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LAFD plan to add ambulances not even a 'Band-Aid,' councilman says

A Los Angeles Fire Department plan to put six ambulances back in service to help improve lagging response times amounts to less than a "Band-Aid" fix to the agency's needs, a City Council member says.

April 17, 2012|By Robert J. Lopez, Los Angeles Times
  • LAFD engineer Ron Tomacruz in 2009 holds traffic in front of Station 39 in Van Nuys to allow a firetruck to back into a station.
LAFD engineer Ron Tomacruz in 2009 holds traffic in front of Station 39 in… (Lawrence K. Ho / Los Angeles…)

A Los Angeles Fire Department plan to put six ambulances back in service to help improve lagging response times amounts to less than a "Band-Aid" fix to the agency's needs, a City Council member said.

Mayor Antonio Villaraigosa called for the ambulances to be restored to service last month after fire officials acknowledged that the time it takes rescuers to get to victims in medical emergencies had fallen below nationally accepted standards.

Assistant Fire Chief David Yamahata on Monday told the council's Budget and Finance Committee that the six ambulances would begin operating Sunday. But the units would be in service only 12 hours a day and would not be staffed with paramedics, he said.

Councilman Mitchell Englander responded that firefighters have told him the additional ambulances might not have any effect in improving response time.

"This is not even a Band-Aid fix," Englander said. "It's barely that, from what I've heard from firefighters."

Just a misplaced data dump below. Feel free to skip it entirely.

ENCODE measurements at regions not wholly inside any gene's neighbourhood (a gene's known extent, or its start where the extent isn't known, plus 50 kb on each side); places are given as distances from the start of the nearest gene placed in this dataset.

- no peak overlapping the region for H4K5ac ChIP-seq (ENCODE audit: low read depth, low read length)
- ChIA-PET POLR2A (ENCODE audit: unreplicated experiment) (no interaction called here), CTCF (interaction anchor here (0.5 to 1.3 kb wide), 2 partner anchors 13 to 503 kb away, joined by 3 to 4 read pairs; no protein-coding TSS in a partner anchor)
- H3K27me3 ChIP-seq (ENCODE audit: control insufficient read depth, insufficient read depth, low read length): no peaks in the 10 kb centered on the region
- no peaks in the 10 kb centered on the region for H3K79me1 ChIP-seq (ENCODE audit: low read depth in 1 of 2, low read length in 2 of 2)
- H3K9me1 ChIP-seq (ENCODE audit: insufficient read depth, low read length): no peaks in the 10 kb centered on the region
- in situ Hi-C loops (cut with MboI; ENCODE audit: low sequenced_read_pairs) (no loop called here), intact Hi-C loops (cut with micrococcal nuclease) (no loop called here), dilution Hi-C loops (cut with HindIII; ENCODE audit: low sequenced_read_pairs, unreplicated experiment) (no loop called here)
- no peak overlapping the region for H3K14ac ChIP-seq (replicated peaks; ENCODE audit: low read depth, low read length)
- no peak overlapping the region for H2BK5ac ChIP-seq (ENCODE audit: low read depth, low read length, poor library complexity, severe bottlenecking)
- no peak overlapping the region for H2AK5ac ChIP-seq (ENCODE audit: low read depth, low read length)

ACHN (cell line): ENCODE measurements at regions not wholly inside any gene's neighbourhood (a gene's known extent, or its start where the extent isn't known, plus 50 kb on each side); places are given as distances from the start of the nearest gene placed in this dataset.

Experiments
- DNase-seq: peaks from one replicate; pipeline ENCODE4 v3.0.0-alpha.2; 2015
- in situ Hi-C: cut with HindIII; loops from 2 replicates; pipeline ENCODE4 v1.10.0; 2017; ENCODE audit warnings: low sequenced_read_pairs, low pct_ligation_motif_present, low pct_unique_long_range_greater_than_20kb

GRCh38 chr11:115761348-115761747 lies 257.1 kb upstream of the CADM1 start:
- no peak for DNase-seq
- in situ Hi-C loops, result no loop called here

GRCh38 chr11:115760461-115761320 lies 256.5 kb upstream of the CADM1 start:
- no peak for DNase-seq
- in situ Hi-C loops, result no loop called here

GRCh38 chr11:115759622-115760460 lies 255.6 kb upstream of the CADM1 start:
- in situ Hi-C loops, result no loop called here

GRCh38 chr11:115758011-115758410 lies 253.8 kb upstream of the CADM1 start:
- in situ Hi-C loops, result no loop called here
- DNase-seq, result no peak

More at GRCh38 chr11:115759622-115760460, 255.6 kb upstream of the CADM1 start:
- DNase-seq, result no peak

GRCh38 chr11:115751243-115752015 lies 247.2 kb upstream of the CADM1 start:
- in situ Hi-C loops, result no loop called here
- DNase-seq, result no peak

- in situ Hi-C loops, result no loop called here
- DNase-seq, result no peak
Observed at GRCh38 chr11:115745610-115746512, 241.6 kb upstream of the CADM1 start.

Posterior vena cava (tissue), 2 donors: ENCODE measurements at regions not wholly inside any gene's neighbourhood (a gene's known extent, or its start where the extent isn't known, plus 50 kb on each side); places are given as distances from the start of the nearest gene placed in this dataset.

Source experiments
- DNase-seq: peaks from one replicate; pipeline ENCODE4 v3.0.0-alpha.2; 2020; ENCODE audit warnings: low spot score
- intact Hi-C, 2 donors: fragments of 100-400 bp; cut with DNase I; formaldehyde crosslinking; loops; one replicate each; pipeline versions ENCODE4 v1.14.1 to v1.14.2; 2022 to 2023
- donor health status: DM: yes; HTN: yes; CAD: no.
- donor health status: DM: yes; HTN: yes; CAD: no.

In recent weeks, fire officials were forced to acknowledge that they had been publishing reports showing that rescuers reached medical emergencies faster than they actually did. The disclosures and controversy prompted Villaraigosa to call for the six ambulances to help restore public confidence in the beleaguered agency.

In an interview after the council hearing, Yamahata acknowledged that the six ambulances would not have a major effect. Firefighters respond to tens of thousands of medical emergencies each month.

"We would like to restore all our resources," Yamahata said.

The department's budget has been cut by more than 15% over the last three years.

Yamahata said the department examined many factors in deciding where to put the six ambulances. They will go into service in Little Tokyo, Hollywood, Canoga Park, Sun Valley, Van Nuys and the Sawtelle neighborhood.

robert.lopez@latimes.com

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